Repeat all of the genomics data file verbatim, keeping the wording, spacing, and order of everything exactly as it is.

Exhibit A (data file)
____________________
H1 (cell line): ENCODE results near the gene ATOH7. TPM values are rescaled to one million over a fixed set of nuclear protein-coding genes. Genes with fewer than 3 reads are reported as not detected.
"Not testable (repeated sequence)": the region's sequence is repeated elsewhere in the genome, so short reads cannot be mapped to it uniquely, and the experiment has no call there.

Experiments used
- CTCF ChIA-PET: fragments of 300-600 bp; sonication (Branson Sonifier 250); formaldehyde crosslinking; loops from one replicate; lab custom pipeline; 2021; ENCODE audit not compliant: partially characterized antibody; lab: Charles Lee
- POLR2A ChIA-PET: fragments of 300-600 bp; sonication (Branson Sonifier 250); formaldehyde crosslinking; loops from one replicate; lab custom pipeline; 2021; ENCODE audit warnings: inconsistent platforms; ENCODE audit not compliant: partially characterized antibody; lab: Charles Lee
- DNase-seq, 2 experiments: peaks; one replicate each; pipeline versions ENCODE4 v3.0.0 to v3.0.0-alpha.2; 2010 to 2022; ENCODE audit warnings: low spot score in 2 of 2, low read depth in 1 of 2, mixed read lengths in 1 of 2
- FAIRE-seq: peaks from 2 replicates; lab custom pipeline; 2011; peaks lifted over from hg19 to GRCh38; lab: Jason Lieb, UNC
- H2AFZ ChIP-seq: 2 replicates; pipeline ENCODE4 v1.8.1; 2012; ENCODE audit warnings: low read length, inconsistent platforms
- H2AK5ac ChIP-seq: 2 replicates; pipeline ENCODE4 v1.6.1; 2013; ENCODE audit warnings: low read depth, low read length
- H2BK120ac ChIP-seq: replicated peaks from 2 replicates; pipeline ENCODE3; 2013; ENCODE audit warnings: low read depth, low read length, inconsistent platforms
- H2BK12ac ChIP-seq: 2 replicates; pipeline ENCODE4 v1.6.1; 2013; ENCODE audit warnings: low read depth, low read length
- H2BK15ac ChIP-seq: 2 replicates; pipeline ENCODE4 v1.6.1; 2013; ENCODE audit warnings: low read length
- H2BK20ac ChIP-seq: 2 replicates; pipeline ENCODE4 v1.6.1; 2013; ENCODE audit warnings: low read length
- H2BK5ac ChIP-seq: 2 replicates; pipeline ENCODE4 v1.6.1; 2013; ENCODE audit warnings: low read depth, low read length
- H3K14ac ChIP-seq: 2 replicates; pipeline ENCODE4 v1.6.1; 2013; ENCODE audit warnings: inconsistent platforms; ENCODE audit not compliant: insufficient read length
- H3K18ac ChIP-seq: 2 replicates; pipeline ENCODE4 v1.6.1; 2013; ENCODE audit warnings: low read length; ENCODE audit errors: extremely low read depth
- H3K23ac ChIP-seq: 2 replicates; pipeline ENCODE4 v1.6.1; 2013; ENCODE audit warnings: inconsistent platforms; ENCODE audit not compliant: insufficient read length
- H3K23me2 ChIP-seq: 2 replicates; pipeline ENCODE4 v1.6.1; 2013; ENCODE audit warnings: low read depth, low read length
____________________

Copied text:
H1 (cell line): ENCODE results near the gene ATOH7. TPM values are rescaled to one million over a fixed set of nuclear protein-coding genes. Genes with fewer than 3 reads are reported as not detected.
"Not testable (repeated sequence)": the region's sequence is repeated elsewhere in the genome, so short reads cannot be mapped to it uniquely, and the experiment has no call there.

Experiments used
- CTCF ChIA-PET: fragments of 300-600 bp; sonication (Branson Sonifier 250); formaldehyde crosslinking; loops from one replicate; lab custom pipeline; 2021; ENCODE audit not compliant: partially characterized antibody; lab: Charles Lee
- POLR2A ChIA-PET: fragments of 300-600 bp; sonication (Branson Sonifier 250); formaldehyde crosslinking; loops from one replicate; lab custom pipeline; 2021; ENCODE audit warnings: inconsistent platforms; ENCODE audit not compliant: partially characterized antibody; lab: Charles Lee
- DNase-seq, 2 experiments: peaks; one replicate each; pipeline versions ENCODE4 v3.0.0 to v3.0.0-alpha.2; 2010 to 2022; ENCODE audit warnings: low spot score in 2 of 2, low read depth in 1 of 2, mixed read lengths in 1 of 2
- FAIRE-seq: peaks from 2 replicates; lab custom pipeline; 2011; peaks lifted over from hg19 to GRCh38; lab: Jason Lieb, UNC
- H2AFZ ChIP-seq: 2 replicates; pipeline ENCODE4 v1.8.1; 2012; ENCODE audit warnings: low read length, inconsistent platforms
- H2AK5ac ChIP-seq: 2 replicates; pipeline ENCODE4 v1.6.1; 2013; ENCODE audit warnings: low read depth, low read length
- H2BK120ac ChIP-seq: replicated peaks from 2 replicates; pipeline ENCODE3; 2013; ENCODE audit warnings: low read depth, low read length, inconsistent platforms
- H2BK12ac ChIP-seq: 2 replicates; pipeline ENCODE4 v1.6.1; 2013; ENCODE audit warnings: low read depth, low read length
- H2BK15ac ChIP-seq: 2 replicates; pipeline ENCODE4 v1.6.1; 2013; ENCODE audit warnings: low read length
- H2BK20ac ChIP-seq: 2 replicates; pipeline ENCODE4 v1.6.1; 2013; ENCODE audit warnings: low read length
- H2BK5ac ChIP-seq: 2 replicates; pipeline ENCODE4 v1.6.1; 2013; ENCODE audit warnings: low read depth, low read length
- H3K14ac ChIP-seq: 2 replicates; pipeline ENCODE4 v1.6.1; 2013; ENCODE audit warnings: inconsistent platforms; ENCODE audit not compliant: insufficient read length
- H3K18ac ChIP-seq: 2 replicates; pipeline ENCODE4 v1.6.1; 2013; ENCODE audit warnings: low read length; ENCODE audit errors: extremely low read depth
- H3K23ac ChIP-seq: 2 replicates; pipeline ENCODE4 v1.6.1; 2013; ENCODE audit warnings: inconsistent platforms; ENCODE audit not compliant: insufficient read length
- H3K23me2 ChIP-seq: 2 replicates; pipeline ENCODE4 v1.6.1; 2013; ENCODE audit warnings: low read depth, low read length